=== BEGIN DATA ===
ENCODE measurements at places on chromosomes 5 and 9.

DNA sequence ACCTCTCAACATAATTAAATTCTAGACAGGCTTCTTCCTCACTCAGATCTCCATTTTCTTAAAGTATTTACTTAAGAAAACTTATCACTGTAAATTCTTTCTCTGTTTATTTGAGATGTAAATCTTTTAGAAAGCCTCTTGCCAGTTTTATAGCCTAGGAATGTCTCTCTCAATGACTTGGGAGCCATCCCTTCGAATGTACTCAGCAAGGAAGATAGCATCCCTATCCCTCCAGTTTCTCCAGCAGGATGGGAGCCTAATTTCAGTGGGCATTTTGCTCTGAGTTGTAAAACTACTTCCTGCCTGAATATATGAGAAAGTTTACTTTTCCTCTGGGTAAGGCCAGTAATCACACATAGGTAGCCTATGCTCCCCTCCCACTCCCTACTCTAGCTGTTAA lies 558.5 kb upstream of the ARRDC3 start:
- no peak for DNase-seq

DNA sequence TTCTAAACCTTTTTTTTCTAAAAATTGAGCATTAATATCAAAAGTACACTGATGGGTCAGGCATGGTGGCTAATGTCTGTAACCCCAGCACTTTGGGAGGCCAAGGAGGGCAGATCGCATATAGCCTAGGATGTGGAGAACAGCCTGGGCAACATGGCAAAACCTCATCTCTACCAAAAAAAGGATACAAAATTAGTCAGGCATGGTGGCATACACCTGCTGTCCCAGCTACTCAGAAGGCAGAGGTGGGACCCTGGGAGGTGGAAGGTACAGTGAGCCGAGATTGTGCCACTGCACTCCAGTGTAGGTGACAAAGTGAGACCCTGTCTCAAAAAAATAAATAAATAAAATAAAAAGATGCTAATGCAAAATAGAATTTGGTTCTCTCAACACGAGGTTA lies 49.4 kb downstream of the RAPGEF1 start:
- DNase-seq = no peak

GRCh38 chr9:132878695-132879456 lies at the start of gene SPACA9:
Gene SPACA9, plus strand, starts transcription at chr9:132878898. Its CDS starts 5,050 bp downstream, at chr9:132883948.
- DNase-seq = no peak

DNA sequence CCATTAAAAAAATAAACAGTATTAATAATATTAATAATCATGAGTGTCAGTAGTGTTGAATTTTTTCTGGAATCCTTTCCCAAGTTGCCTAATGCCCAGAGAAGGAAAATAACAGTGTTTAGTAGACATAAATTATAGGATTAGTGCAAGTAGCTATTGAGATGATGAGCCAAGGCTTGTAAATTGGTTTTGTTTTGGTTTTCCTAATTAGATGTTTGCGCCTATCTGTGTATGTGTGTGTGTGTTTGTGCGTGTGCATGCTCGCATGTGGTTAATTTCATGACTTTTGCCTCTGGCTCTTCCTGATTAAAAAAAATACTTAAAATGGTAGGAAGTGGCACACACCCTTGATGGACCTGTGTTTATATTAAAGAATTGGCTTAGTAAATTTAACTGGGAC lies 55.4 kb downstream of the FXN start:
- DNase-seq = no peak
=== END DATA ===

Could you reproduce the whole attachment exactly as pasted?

ENCODE measurements at places on chromosomes 5 and 9.

DNA sequence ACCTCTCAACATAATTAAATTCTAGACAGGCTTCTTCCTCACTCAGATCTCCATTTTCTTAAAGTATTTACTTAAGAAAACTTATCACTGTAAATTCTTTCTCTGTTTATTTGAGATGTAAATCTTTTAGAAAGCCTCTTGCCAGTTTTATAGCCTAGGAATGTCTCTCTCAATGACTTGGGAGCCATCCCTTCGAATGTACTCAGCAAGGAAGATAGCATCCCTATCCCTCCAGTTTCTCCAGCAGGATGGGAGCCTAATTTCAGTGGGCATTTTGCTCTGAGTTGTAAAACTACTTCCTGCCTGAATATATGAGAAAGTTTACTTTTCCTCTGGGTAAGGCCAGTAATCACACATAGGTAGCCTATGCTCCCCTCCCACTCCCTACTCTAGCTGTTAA lies 558.5 kb upstream of the ARRDC3 start:
- no peak for DNase-seq

DNA sequence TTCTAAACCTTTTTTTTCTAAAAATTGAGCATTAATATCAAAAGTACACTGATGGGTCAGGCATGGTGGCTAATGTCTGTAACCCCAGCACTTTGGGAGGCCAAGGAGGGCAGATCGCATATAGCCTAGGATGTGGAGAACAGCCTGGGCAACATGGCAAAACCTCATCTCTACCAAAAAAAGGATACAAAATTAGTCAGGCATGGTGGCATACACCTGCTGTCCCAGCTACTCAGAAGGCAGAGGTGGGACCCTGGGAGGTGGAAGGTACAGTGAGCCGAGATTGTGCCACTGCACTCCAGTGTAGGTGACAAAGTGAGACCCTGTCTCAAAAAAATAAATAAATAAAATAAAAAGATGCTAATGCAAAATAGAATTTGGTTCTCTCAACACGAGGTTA lies 49.4 kb downstream of the RAPGEF1 start:
- DNase-seq = no peak

GRCh38 chr9:132878695-132879456 lies at the start of gene SPACA9:
Gene SPACA9, plus strand, starts transcription at chr9:132878898. Its CDS starts 5,050 bp downstream, at chr9:132883948.
- DNase-seq = no peak

DNA sequence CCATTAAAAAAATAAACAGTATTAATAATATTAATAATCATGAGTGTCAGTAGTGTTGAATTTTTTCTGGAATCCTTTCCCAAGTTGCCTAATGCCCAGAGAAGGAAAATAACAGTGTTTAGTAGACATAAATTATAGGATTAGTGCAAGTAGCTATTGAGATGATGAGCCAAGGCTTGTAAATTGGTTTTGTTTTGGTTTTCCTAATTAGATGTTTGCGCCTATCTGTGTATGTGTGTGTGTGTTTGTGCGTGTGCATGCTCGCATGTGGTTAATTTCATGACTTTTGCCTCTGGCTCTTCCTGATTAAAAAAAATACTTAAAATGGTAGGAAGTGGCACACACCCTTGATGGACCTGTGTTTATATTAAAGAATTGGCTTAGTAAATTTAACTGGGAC lies 55.4 kb downstream of the FXN start:
- DNase-seq = no peak